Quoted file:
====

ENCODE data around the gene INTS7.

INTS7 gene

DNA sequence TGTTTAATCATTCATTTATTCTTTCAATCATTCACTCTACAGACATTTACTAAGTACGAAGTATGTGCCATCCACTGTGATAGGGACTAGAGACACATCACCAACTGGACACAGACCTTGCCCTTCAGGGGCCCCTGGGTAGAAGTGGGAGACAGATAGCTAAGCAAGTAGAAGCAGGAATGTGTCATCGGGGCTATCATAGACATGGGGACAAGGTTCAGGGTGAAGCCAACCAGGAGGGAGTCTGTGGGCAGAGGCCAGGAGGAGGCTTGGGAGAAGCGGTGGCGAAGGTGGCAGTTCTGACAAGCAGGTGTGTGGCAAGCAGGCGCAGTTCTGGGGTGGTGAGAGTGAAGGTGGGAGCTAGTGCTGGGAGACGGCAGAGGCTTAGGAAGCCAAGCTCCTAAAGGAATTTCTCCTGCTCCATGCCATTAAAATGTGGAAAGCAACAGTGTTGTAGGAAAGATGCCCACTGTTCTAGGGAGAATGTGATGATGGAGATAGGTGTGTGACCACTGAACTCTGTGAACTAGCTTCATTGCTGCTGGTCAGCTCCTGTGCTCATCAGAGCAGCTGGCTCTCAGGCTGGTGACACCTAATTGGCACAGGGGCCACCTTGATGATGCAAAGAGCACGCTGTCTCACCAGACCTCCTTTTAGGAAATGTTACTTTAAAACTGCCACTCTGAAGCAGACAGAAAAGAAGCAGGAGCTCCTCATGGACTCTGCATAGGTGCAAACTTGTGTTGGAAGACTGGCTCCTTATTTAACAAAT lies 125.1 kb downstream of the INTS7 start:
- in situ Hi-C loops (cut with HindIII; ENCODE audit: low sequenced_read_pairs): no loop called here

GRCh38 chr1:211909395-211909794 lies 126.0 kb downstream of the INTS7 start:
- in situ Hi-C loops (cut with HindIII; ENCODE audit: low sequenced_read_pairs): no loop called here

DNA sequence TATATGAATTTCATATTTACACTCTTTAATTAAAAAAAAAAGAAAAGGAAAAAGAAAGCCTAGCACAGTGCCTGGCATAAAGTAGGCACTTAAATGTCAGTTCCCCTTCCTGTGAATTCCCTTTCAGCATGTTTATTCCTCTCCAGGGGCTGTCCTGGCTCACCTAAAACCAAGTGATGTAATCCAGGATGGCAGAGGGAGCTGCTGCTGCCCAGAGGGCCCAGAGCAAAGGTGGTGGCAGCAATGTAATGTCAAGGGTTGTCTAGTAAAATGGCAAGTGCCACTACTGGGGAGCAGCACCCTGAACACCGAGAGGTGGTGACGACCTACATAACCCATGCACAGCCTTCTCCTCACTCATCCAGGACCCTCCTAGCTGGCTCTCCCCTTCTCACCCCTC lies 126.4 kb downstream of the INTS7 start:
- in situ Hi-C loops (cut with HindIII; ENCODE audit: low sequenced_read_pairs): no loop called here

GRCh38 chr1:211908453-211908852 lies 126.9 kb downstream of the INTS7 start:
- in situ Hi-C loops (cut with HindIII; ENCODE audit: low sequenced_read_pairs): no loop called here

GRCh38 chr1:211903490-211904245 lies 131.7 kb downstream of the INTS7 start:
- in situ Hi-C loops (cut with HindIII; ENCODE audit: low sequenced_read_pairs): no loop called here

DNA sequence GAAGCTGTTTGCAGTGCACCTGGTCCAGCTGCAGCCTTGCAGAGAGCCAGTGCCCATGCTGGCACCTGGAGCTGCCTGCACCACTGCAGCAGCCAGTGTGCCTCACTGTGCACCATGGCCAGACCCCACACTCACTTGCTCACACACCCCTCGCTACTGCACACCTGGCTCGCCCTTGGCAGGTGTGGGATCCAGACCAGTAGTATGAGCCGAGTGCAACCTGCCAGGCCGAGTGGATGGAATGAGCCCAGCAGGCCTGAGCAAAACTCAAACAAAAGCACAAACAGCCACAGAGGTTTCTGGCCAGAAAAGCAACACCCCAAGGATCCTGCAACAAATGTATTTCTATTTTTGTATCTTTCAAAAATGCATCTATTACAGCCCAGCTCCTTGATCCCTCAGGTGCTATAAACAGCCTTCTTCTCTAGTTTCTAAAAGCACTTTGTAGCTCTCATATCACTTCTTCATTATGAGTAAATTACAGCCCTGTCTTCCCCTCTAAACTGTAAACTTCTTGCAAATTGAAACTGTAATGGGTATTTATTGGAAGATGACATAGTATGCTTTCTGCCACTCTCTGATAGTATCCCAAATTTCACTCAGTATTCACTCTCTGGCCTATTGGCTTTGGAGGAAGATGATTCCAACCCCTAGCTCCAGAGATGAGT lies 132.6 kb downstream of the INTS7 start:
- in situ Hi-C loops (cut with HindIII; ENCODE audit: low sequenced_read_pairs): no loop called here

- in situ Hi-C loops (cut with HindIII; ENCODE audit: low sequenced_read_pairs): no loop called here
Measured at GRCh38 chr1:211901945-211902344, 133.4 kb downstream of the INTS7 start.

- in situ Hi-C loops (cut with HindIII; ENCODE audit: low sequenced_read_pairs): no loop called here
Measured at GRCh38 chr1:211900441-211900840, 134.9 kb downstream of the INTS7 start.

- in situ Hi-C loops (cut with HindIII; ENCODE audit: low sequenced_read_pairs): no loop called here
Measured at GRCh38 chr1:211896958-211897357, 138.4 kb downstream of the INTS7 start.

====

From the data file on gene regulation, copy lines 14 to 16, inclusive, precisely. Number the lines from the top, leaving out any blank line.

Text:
- in situ Hi-C loops (cut with HindIII; ENCODE audit: low sequenced_read_pairs): no loop called here

- in situ Hi-C loops (cut with HindIII; ENCODE audit: low sequenced_read_pairs): no loop called here
Measured at GRCh38 chr1:211901945-211902344, 133.4 kb downstream of the INTS7 start.